Not all of Cyril Haworth's Second World War memories are suitable for children. But his five grandchildren never tire of being told the story of his escape from the Germans.
"I sneaked on to my jeep radio when I went to the toilet, and told the British where I was being held," says the 87-year-old from York, who was one of 25,000 troops who landed on the French coast's Gold Beach on D-Day. A regimental survey officer with the field artillery, he made it through Normandy but was eventually captured in Belgium.
Although he managed to escape his German captors after just 18 hours, it took Haworth, who visited the Belsen concentration camp just a few days after it was liberated, a lifetime to open up about his past.
"I'd always kept completely quiet to my family about a lot of what went on," he says. "It was a dark part of my memory." However, five years ago, he was asked to talk about his wartime memories at a church service and the experience prove cathartic.
"I unburdened my heart and got a lot off my mind," he says. "At Belsen, I saw things that stick in your memory and are difficult to get rid of. Once you start talking about it, you feel better, but we depend on people asking us."
The problem is that few people do bother to ask. New research shows 22 per cent of under-16s don't even know if their family members were involved in the Second World War and with the numbers taking history GCSE falling – less than one in three sat the exam last year – for a significant number, knowledge about the war comes solely from films or computer games.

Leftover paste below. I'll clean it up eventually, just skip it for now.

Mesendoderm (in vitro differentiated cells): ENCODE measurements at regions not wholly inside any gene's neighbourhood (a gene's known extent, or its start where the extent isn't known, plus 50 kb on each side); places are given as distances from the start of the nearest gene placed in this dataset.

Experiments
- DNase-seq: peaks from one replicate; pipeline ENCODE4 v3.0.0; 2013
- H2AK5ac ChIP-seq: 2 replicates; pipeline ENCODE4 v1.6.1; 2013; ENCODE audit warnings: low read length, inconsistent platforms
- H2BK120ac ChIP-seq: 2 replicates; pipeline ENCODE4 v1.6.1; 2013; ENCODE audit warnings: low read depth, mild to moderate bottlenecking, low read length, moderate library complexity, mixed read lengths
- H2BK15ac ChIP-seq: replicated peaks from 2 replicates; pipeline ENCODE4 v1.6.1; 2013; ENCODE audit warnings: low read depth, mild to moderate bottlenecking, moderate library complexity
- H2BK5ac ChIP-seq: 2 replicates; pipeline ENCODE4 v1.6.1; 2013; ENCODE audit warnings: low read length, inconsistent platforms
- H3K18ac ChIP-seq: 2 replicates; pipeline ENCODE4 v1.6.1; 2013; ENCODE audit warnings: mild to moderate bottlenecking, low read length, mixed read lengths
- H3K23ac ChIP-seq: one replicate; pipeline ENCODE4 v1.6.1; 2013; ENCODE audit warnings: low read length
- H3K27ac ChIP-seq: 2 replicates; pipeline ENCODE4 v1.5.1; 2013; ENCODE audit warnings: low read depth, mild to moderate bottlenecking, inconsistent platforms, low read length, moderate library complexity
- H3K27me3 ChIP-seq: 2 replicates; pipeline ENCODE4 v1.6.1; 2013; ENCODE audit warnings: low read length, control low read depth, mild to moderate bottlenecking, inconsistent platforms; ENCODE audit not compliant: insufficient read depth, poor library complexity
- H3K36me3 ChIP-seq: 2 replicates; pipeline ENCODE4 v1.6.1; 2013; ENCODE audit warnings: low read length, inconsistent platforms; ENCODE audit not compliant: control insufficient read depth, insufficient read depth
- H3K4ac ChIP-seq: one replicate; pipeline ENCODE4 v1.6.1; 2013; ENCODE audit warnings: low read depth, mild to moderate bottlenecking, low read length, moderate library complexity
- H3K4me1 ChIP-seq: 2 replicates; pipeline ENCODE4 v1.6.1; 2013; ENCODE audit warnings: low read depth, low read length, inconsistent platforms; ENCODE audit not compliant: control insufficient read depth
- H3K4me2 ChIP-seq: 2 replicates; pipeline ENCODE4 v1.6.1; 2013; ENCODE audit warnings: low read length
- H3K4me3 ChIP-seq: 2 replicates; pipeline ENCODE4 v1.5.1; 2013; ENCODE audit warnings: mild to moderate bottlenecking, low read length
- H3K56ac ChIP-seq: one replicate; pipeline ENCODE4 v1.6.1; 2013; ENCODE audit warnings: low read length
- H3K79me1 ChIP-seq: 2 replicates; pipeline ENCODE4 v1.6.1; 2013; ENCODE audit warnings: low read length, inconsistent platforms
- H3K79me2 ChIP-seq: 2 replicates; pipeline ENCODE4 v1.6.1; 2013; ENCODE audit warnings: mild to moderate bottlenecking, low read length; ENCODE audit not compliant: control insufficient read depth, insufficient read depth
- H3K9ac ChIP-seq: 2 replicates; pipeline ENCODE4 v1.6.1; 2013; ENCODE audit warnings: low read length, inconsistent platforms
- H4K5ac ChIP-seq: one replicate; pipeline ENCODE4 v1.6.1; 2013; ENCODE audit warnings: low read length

In recent times, Cyril has been doing his bit to enlighten younger generations on the realities of war. He has given his own relatives copies of the family history he wrote himself, which includes four chapters on both his own and his wife Margaret's experiences during the war, and he has become a regular visitor to schools in Yorkshire.
"I was absolutely staggered at how little the 10 and 11-year-olds I was speaking to knew about the Second World War," he says. "I've been asked why I slept in a trench in the mud, instead of staying in a bed and breakfast and whether bows and arrows were used on the beach.
"It's terribly difficult to justify to a child why you would go out and kill somebody, so justification is the first thing. Once you've done that, you try to lighten your experiences. I think it's important for them to know, but only to know an edited amount."
As the 65th anniversary of the D-Day landings approaches on June 6, Leger Holidays, which runs trips to battlefields, is encouraging youngsters to both talk to their family members about the war and then share the stories by posting them on the Keep The Memories Alive website
"For many younger people, the Second World War will seem like a long time ago and it can be hard for this generation to relate to their family's experiences," says the company's battlefield expert Paul Reed.
"Speaking to grandparents, great-grandparents and other relatives not only gives a real-life and personal insight into many aspects of what it was like to live through the war, it also teaches children about their own family history and how the Second World War directly influenced it.
"While books on the war contain the facts, there's nothing like real experiences to truly understand the war years, it's the real-life accounts, the pictures, the anecdotes and the letters that give that personal insight and really bring history to life."
Since doing his talks to schools, Cyril has also discovered that much of what has been written about the war bears little resemblance to life in the trenches.
"I've read things in some books about what happened in the same part of Normandy I was in, and wondered whether they were written about the same war," he says. "If children speak to a veteran, they're hearing about a true historical occasion, something that really happened.
"There's not many veterans left these days, so if children are going to speak to them, they need to do it soon."
To post memories, visit ww.keepthememoriesalive.co.uk